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VA Salaried EMployee Exemption--COmputer Professional Virginia

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  • VA Salaried EMployee Exemption--COmputer Professional Virginia

    I've been working for a company for several years as a salaried employee. I'm not sure that my work (or that of my salaried co-workers) falls under the exemptions outlined in the FSLA. My department has at most 2 employees, as do the other departments in my company. If I ever provide 'management' of other employees, it's rare and 1 employee maximum. My primary duty while at the office is tech support. My company resells software, so when a deal is signed, I talk to the customer, gather info to customize the customer's system, set the software up to the customer's liking, install the system, and train the customer on its use. I then provide remote technical support for the customer.

    I understand that gathering info from the customer and 'programming' the system (which really entails setting up all options the way the customer wants) may meet the profile of one of the exemptions, but this comprises a small percentage of my daily duties. I program a system on average 1-3 times per month. Most of my time is spent providing phone tech support to existing customers. When a customer has a hardware issue, I am required to drive to the site and replace or repair the hardware. Drives can be up to 5 hours one-way, so it's not uncommon to drive to spend 2 or 3 hours at my workplace, drive for 8 hours, and perform on-site hardware repair/ replacement for 2 hours.

    I have to repair computer hardware at my office during downtime. When deploying a system for a new customer, here's a typical schedule: I drive up to 5 hours to the site. I install the system, which can involve running cabling through attics, ditches, and basements, mounting/ drilling hardware stands in place, transporting, connecting, and testing all equipment. I train up to 30 individuals on the use of the system. I support the use of the system for a day or two (usually involves sitting for hours on end answering any training questions that come up and making requested configuration changes). I drive 5 hours back. These installations typically take multiple days, and it's not uncommon to spend 2 10-12 hour days installing, a 10 hour day training, and a couple of 8 hour days providing on-site support.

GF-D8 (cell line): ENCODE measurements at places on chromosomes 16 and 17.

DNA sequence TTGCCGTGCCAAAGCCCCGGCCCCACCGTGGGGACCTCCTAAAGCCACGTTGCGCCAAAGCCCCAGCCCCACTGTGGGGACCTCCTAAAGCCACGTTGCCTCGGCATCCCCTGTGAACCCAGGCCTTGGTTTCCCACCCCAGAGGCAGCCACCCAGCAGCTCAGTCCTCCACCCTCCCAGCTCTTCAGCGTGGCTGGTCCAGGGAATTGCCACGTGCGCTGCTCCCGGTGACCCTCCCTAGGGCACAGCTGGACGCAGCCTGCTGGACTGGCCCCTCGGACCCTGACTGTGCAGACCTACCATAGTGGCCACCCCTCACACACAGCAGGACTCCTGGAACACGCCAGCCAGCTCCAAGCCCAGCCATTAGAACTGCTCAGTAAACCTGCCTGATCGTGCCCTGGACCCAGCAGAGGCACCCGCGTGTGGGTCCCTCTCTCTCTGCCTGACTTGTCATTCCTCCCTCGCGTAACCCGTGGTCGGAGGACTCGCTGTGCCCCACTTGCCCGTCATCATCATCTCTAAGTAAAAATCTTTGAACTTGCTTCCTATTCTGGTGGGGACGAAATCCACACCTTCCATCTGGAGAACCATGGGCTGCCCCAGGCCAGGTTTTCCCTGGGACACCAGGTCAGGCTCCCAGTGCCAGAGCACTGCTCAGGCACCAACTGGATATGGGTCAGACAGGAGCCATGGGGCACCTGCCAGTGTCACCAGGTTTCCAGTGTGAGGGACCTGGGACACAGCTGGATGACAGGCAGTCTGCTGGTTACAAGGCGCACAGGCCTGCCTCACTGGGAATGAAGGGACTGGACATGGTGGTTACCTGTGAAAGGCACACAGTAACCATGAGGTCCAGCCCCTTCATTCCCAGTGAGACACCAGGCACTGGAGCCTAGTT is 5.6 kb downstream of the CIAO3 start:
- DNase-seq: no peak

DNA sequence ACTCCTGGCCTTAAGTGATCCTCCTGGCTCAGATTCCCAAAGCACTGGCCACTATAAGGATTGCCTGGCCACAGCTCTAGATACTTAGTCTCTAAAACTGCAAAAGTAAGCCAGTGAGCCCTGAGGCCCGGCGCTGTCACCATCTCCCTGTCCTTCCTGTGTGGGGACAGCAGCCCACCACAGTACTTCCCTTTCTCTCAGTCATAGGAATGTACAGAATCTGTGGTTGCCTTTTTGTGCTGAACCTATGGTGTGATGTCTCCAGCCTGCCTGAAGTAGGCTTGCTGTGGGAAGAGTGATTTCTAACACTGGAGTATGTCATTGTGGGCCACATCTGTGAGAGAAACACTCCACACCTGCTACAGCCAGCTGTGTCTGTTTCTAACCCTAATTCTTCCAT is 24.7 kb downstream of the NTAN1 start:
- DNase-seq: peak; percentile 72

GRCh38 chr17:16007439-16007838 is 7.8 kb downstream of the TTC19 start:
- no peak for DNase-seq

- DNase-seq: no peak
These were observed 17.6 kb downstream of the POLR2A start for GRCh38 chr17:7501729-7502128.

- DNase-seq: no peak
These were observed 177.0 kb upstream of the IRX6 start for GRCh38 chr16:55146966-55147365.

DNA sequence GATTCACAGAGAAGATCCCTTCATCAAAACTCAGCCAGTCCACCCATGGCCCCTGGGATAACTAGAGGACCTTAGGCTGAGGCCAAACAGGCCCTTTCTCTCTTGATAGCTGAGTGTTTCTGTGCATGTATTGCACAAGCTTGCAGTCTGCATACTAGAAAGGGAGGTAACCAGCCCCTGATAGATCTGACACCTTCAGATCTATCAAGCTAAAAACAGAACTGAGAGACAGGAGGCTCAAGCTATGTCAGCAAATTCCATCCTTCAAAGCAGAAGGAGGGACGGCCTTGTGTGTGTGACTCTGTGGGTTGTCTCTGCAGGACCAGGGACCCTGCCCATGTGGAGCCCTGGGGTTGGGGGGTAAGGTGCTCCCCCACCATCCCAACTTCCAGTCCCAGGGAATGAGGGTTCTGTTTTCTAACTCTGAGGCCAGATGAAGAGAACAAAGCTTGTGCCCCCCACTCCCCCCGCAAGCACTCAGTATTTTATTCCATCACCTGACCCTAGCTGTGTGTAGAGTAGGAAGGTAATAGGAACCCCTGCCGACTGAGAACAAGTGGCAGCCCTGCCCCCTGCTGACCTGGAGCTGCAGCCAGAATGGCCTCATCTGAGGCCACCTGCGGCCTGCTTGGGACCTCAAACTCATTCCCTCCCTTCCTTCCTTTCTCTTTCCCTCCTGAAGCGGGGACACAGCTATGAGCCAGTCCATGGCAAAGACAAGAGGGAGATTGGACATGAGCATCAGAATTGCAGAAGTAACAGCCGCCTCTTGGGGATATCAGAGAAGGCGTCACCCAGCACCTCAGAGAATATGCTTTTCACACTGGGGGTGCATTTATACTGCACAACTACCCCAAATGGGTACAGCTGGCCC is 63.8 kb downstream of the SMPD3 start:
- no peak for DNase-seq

Not that it's a major point to mention, but I also perform manual labor duties occasionally while at my workplace (moving heavy equipment, sorting equipment, etc). I'd like to know others' thoughts on whether my position sounds like it meets exemption criteria.

    Some exemptions I found:
    Employees of certain seasonal amusement or recreational establishments;
    Employees of certain small newspapers and switchboard operators of small telephone companies;
    Seamen employed on foreign vessels;
    Employees engaged in fishing operations;
    Employees engaged in newspaper delivery;
    Farm workers employed on small farms (i.e., those that used less than 500 "man days" of farm labor in any calendar quarter of the preceding calendar year);
    Casual babysitters and persons employed as companions to the elderly or infirm; and
    Highly compensated employees performing office or non-manual work and paid total annual compensation of $100,000 or more (which must include at least
    $455 per week paid on a salary or fee basis) who customarily and regularly perform at least one of the duties of an exempt executive, administrative or professional employee.
    -Nope. I make $500/ week.

  • #2
    Also wanted to mention in case it isn't clear that on the installations, my boss pays for my meals (set daily allowance) and lodging.


    • #3
      Also, I'm involved in a rotating on-call schedule and am on-call 24 hours a day for one week each month. There's no additional compensation during the on-call period.


      • #4
        Lodging, meals and on-call have no bearing. It is sounding non-exempt, but there is an exemption for IT professionals. You can find more on that here you can always be paid on a salary basis. That is just a pay method.

        If non-exempt, unless unduly confined during the on-call period (in these times of cell phones, laptops, remote access and such, this is rare), you need not be paid. You would have to be paid if you actually perform work.
        I post with the full knowledge and support of my employer, though the opinions rendered are my own and not necessarily representative of their position. In other words, I'm a free agent.


        • #5
          Thanks for the reply. I found a case --Martin vs Indiana Michigan power company--that pretty much describes what my primary job functions are. The court ruled that the position doesnt meet exemption requirements.

          I'm going to leave my job soon because my employer must know this, but I'm not going to do anything about it because the employer would retaliate and coworkers would lose their jobs if my employer went under. Oh well.... blah


          • #6
            Employers are more often than not quite clueless about employment law, especially those employers who don't have HR on staff. And of those that do, well, there are an embarrassing number of HR people out there who are also pretty clueless about employment law. (Trust me on this, I provided HR services to employers and worked with HR people for nigh on 30 years. And I'm not one of the clueless ones, so I can recognize them that are.)


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